In Scotland, 362 firefighters and control staff are currently in isolation – around five per cent of the work force – although other UK fire services report up to 12 per cent.
In total there are 3,000 staff currently in self isolation and unable to work.
The Fire Brigades Union says emergency services will be hampered in their performance unless personnel are urgently given tests.
Control rooms answering 999 calls cover huge numbers of people from a single room and the union believes just one person developing coronavirus could seriously impact this service for an entire region.
Some firefighters are driving ambulances and assisting paramedics, delivering food and medicine or helping police remove dead bodies.
A recent agreement with the UK Government also means firefighters can fit masks and respirators for NHS workers and deliver protective equipment to health trusts.
Matt Wrack, FBU general secretary, said: “The Westminster government is playing with fire by not testing firefighters and control room staff for coronavirus. Currently, crews are maintaining services, but this will become increasingly difficult as the virus spreads.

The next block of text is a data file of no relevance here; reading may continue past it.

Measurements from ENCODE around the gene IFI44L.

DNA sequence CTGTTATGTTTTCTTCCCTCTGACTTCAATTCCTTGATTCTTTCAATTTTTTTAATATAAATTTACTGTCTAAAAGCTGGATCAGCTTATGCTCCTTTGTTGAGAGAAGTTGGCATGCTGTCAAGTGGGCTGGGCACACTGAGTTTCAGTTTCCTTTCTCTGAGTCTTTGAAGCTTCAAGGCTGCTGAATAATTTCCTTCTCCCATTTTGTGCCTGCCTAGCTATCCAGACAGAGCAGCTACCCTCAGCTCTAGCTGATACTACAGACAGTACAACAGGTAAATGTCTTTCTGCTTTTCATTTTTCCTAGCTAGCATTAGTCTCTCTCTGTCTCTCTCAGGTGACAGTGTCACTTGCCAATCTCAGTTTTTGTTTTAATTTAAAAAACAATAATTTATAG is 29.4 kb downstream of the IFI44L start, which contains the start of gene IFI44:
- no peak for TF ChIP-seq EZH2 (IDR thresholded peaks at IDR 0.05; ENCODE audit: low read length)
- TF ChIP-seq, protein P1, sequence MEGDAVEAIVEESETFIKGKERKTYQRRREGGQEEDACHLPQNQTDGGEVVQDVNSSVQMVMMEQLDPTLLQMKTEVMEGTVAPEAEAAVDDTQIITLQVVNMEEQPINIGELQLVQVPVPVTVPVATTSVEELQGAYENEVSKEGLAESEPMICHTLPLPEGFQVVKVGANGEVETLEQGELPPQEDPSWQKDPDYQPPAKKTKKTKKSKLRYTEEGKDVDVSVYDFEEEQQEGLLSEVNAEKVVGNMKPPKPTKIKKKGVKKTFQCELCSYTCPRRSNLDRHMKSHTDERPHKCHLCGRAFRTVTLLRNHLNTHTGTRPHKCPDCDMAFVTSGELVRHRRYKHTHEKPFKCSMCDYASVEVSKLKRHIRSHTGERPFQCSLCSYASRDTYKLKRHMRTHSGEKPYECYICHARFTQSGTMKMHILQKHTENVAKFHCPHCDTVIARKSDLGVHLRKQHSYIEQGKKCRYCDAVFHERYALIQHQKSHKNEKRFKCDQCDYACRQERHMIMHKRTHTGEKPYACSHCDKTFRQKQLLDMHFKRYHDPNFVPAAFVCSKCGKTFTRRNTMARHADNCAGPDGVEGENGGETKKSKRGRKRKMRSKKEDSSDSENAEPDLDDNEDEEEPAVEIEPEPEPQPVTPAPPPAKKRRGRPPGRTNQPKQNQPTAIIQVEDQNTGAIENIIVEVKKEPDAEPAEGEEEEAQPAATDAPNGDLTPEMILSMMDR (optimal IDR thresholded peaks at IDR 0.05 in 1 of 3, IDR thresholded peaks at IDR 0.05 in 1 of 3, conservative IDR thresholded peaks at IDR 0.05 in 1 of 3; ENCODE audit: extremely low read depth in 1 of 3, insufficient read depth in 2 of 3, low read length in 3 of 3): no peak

“There are already thousands of firefighters and control staff in self-isolation, only a fraction of which will have the disease. If we aren’t able to find out exactly who is infected, and more staff isolate unnecessarily, services will be put on a dangerous knife-edge.
“Of course, testing of NHS staff has to be a priority, but firefighters and other emergency service personnel are also at serious risk. The very safety of the public relies on them being able to attend work. There needs to be a clear and deliverable testing strategy for all workers required to continue at work.
“The government failed to secure test kits in sufficient numbers early in the pandemic and now frontline services are paying the price. Devolved governments have begun to take steps in the right direction, but in Westminster time is standing still – ministers need to get to grips with this crisis and ensure that all emergency service personnel are tested as soon as possible.”
Ross Haggart, Deputy Chief Officer of the Scottish Fire and Rescue Service, said: “As part of our preparations for the coronavirus (Covid-19) outbreak, we have taken steps to equip all staff with the appropriate knowledge to protect themselves and prevent spread of infection in line with the guidance issued by NHS Scotland and the Scottish Government.
“At present, we are maintaining high resilience across our service. We also have robust contingency plans in place should we encounter a high number of absences to ensure we continue to respond to every emergency, and continue to review this regularly.”